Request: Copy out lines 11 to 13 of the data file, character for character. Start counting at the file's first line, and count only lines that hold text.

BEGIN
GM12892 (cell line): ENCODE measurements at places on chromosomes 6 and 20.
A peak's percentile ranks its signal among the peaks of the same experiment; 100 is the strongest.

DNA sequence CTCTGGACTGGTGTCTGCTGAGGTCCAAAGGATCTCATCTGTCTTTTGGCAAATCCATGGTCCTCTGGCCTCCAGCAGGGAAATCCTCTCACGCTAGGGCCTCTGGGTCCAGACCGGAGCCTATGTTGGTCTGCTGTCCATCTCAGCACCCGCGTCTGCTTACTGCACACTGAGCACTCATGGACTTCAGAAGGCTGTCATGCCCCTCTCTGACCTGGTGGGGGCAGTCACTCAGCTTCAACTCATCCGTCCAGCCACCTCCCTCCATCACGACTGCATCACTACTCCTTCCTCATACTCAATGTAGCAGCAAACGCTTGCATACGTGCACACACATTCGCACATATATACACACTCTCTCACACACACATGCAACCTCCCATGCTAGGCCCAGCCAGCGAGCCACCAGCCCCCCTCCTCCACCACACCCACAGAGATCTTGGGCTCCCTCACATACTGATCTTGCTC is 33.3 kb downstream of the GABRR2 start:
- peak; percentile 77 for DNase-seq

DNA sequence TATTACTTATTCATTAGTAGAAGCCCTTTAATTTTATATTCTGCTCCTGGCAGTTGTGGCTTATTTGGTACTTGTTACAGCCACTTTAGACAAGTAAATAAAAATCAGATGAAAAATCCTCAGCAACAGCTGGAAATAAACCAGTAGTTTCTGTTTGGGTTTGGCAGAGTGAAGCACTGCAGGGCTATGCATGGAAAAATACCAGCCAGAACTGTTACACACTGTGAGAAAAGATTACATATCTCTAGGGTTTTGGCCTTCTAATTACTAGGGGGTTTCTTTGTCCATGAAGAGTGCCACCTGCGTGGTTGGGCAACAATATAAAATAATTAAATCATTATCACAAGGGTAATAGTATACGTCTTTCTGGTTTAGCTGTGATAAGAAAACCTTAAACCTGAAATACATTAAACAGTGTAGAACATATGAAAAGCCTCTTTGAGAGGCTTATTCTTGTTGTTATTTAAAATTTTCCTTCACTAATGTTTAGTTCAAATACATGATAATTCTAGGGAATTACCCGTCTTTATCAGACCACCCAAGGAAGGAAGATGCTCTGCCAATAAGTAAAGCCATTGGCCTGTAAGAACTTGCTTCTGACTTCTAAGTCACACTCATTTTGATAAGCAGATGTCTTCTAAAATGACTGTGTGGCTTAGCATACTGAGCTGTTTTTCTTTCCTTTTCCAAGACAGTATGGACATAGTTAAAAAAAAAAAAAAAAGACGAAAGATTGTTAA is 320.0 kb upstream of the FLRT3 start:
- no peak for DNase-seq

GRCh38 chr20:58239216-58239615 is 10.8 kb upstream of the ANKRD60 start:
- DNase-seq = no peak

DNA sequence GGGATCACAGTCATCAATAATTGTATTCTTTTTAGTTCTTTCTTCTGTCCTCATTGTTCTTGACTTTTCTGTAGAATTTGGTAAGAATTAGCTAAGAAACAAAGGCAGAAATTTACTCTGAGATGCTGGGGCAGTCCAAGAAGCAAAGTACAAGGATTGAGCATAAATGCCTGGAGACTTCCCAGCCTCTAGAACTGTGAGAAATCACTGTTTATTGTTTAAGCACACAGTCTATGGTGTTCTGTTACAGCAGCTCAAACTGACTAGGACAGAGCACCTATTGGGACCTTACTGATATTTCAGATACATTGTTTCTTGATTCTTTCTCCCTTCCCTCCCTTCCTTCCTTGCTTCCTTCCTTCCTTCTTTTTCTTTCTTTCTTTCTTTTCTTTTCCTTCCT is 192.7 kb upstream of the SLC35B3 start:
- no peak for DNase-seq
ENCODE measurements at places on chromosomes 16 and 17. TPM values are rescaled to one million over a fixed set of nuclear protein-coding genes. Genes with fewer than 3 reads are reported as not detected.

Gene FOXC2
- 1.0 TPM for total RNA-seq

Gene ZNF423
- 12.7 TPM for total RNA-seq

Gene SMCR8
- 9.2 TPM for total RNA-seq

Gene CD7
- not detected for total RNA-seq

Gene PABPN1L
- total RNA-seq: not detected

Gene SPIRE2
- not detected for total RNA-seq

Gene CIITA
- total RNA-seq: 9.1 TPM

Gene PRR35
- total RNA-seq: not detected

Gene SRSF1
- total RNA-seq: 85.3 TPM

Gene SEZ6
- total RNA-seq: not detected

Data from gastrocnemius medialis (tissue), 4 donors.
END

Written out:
ENCODE measurements at places on chromosomes 16 and 17. TPM values are rescaled to one million over a fixed set of nuclear protein-coding genes. Genes with fewer than 3 reads are reported as not detected.

Gene FOXC2
- 1.0 TPM for total RNA-seq